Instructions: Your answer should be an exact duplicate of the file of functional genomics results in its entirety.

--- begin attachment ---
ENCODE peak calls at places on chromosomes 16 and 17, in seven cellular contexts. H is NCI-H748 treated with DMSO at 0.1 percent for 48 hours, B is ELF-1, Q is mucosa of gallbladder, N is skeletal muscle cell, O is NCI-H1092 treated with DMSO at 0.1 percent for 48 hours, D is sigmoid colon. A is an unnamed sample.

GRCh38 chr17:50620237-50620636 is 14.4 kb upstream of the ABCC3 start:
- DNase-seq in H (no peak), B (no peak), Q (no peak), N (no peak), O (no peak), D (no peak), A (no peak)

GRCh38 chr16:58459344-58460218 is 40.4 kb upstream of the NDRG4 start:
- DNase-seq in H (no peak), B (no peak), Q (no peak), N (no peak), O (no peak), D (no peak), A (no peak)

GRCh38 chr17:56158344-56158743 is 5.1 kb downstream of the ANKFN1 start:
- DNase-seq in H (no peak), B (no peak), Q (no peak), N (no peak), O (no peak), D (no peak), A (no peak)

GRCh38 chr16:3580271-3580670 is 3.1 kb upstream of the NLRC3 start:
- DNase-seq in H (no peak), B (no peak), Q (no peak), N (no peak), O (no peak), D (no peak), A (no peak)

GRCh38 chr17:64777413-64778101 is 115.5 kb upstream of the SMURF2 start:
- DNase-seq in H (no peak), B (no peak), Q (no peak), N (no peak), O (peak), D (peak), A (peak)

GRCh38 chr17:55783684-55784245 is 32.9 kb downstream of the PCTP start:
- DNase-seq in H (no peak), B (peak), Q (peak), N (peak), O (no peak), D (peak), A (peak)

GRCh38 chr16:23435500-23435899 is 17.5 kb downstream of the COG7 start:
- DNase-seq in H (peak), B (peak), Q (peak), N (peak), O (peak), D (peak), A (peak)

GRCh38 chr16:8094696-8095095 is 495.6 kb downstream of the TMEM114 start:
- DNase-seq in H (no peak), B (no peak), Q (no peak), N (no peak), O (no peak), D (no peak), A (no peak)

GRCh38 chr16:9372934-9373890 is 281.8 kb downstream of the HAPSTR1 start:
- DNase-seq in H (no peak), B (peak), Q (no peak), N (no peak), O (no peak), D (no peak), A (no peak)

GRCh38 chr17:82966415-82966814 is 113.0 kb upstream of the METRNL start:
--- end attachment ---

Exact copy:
ENCODE peak calls at places on chromosomes 16 and 17, in seven cellular contexts. H is NCI-H748 treated with DMSO at 0.1 percent for 48 hours, B is ELF-1, Q is mucosa of gallbladder, N is skeletal muscle cell, O is NCI-H1092 treated with DMSO at 0.1 percent for 48 hours, D is sigmoid colon. A is an unnamed sample.

GRCh38 chr17:50620237-50620636 is 14.4 kb upstream of the ABCC3 start:
- DNase-seq in H (no peak), B (no peak), Q (no peak), N (no peak), O (no peak), D (no peak), A (no peak)

GRCh38 chr16:58459344-58460218 is 40.4 kb upstream of the NDRG4 start:
- DNase-seq in H (no peak), B (no peak), Q (no peak), N (no peak), O (no peak), D (no peak), A (no peak)

GRCh38 chr17:56158344-56158743 is 5.1 kb downstream of the ANKFN1 start:
- DNase-seq in H (no peak), B (no peak), Q (no peak), N (no peak), O (no peak), D (no peak), A (no peak)

GRCh38 chr16:3580271-3580670 is 3.1 kb upstream of the NLRC3 start:
- DNase-seq in H (no peak), B (no peak), Q (no peak), N (no peak), O (no peak), D (no peak), A (no peak)

GRCh38 chr17:64777413-64778101 is 115.5 kb upstream of the SMURF2 start:
- DNase-seq in H (no peak), B (no peak), Q (no peak), N (no peak), O (peak), D (peak), A (peak)

GRCh38 chr17:55783684-55784245 is 32.9 kb downstream of the PCTP start:
- DNase-seq in H (no peak), B (peak), Q (peak), N (peak), O (no peak), D (peak), A (peak)

GRCh38 chr16:23435500-23435899 is 17.5 kb downstream of the COG7 start:
- DNase-seq in H (peak), B (peak), Q (peak), N (peak), O (peak), D (peak), A (peak)

GRCh38 chr16:8094696-8095095 is 495.6 kb downstream of the TMEM114 start:
- DNase-seq in H (no peak), B (no peak), Q (no peak), N (no peak), O (no peak), D (no peak), A (no peak)

GRCh38 chr16:9372934-9373890 is 281.8 kb downstream of the HAPSTR1 start:
- DNase-seq in H (no peak), B (peak), Q (no peak), N (no peak), O (no peak), D (no peak), A (no peak)

GRCh38 chr17:82966415-82966814 is 113.0 kb upstream of the METRNL start: